Many more of us have taken up running since lockdown. It is a great form of exercise that gets us out in the fresh air, doesn’t cost anything and doesn’t require any special equipment (except for a decent pair of running shoes). But with this increase in popularity has come a rise in the number of people developing a painful condition called Runner’s Knee.
What is Runner’s Knee?
Runner’s Knee is a repetitive strain injury that affects the knee joint. There are two types of Runner’s Knee: iliotibial band syndrome affects the side of the knee (causing lateral knee pain) while patellofemoral syndrome affects the front of the knee (causing anterior knee pain).
Which type do you have?
Iliotibial band syndrome (ITBS) is caused by the tendon on the side of the knee and thigh, or the underlying structures, becoming fatigued and irritated. It mostly affects the side of the knee facing outwards and causes strong pain just above the lateral epicondyle (the bump that sticks out on the side of your knee and is sensitive to pressure). It doesn’t cause hip or thigh pain. With ITBS you will normally start to develop pain – which can come on quite quickly – when going downhill or downstairs. Pain tends to be less intense when going uphill.
Patellofemoral pain syndrome (PFPS) is more common than ITBS. The location of the pain may vary but it normally occurs around and under the kneecap. Although it often affects runners and hikers, it can also occur in people whose job involves a lot of sitting as keeping the knee constantly flexed puts strain on the kneecap. The condition also affects teenagers. Pain tends to develop when going uphill or upstairs and may come on gradually over months or even years. It is often worse when ascending but it can also be painful when going downhill. Deep knee bends aggravate the problem, as does sitting with your knees bent. Another strong indicator that you have patellofemoral pain syndrome rather than iliotibial is that the pain tends to fluctuate, both in intensity and where it is located.
Who is affected by Runner’s Knee?
Despite its name, Runner’s Knee doesn’t just affect runners. It is also common in people who walk long distances, hikers, triathletes and cyclists.
Diagnosing Runner’s Knee
It is important to get an accurate diagnosis if you suspect you have Runner’s Knee as the condition cannot be treated effectively without this. Your orthopaedic consultant will carry out a physical examination and ask how and when the pain developed. You may also be given an X-ray, which can assess if the patella is moving correctly over the femur or an MRI scan, which will enable the consultant to see the soft tissue structures (tendons, ligaments and meniscus).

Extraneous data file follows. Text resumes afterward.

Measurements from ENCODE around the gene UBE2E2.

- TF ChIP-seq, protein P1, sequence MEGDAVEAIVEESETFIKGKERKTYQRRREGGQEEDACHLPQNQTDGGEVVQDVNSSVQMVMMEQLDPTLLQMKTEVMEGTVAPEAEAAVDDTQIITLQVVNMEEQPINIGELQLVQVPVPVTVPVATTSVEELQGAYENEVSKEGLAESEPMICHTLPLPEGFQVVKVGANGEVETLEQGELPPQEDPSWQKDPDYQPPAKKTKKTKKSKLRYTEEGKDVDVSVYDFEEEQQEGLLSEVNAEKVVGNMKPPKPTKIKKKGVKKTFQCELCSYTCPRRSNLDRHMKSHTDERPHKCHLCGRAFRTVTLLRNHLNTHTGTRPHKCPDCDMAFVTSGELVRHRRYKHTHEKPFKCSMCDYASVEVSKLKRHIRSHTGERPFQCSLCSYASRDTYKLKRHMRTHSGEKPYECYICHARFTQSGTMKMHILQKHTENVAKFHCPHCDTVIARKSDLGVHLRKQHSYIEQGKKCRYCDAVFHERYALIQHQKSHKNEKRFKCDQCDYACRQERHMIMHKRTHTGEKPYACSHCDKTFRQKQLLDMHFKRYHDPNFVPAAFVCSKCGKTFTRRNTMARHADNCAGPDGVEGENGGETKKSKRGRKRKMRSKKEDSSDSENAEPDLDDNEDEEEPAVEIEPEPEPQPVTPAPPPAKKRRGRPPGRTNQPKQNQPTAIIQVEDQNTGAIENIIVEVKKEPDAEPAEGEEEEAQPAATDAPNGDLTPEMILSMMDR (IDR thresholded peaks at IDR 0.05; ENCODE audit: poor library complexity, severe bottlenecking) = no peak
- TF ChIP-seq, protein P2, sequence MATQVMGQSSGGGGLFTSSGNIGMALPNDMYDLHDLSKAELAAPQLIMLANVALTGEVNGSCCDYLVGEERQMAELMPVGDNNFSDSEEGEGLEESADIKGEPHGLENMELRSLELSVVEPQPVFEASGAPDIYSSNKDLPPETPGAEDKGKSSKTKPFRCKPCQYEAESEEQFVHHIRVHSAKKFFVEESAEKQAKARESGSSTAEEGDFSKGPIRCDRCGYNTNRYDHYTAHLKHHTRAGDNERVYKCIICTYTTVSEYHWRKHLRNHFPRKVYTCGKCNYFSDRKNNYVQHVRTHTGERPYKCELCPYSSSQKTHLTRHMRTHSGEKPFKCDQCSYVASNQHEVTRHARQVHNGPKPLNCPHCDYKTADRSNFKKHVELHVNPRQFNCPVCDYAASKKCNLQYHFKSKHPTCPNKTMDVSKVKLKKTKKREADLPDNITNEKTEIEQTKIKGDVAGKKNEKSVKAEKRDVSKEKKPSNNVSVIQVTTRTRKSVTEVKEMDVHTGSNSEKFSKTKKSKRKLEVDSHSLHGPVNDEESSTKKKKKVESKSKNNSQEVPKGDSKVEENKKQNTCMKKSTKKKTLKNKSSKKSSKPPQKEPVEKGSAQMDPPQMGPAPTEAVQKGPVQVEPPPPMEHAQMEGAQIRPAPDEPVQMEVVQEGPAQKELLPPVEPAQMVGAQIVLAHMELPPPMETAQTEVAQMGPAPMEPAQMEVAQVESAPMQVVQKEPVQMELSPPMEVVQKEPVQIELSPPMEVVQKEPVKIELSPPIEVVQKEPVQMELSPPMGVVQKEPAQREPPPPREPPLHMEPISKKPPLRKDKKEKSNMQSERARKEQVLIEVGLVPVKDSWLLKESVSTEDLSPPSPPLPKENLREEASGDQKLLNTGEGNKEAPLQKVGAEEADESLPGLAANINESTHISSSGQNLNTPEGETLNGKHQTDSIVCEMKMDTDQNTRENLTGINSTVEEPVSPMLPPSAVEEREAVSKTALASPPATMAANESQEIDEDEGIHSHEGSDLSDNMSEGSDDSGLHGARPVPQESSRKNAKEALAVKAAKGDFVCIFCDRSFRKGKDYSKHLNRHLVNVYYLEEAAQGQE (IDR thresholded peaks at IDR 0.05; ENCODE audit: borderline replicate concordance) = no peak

Treating Runner’s Knee
For mild cases of Runner’s Knee or if you haven’t experienced symptoms before, try using the RICE method (rest, ice, compression, elevation) to relieve pain. You can also take anti-inflammatory medication and a physiotherapist may recommend stretches for tight muscles and to improve strength. Shoe inserts may be advised for some people who have an abnormal foot structure or movement patterns when running and, in some cases, taping or a patellar brace may be used to support the patellar. If you are running incorrectly, correcting this through specialist training can reduce strain on the patellofemoral joint.
Rarely, surgery may be needed to adjust the mechanics of the knee. Lateral release involves cutting the lateral patellofemoral ligament to reduce the pull on the patellar to the outside of the knees. Your orthopaedic consultant will discuss the most appropriate type of treatment for your particular type of Runner’s Knee.
Preventing Runner’s Knee
Runner’s Knee is a painful condition that can become chronic, so it is best try and prevent it from developing in the first place if possible. A physiotherapist can devise a programme of exercises that reduce abnormal stresses on your kneecap, including improving quad and hip strength. Using strips of athletic tape on your knees when you run can help you to alter your knee mechanics by providing visual cues when your knees are not being used correctly.
If you injure your knee during sport or any other activity, it is important to get a proper diagnosis if the symptoms persist or are severe.
Castle Orthopaedics has a number of specialist knee consultants who can diagnose and treat all types of knee conditions, including Runner’s Knee. Contact us to arrange an appointment.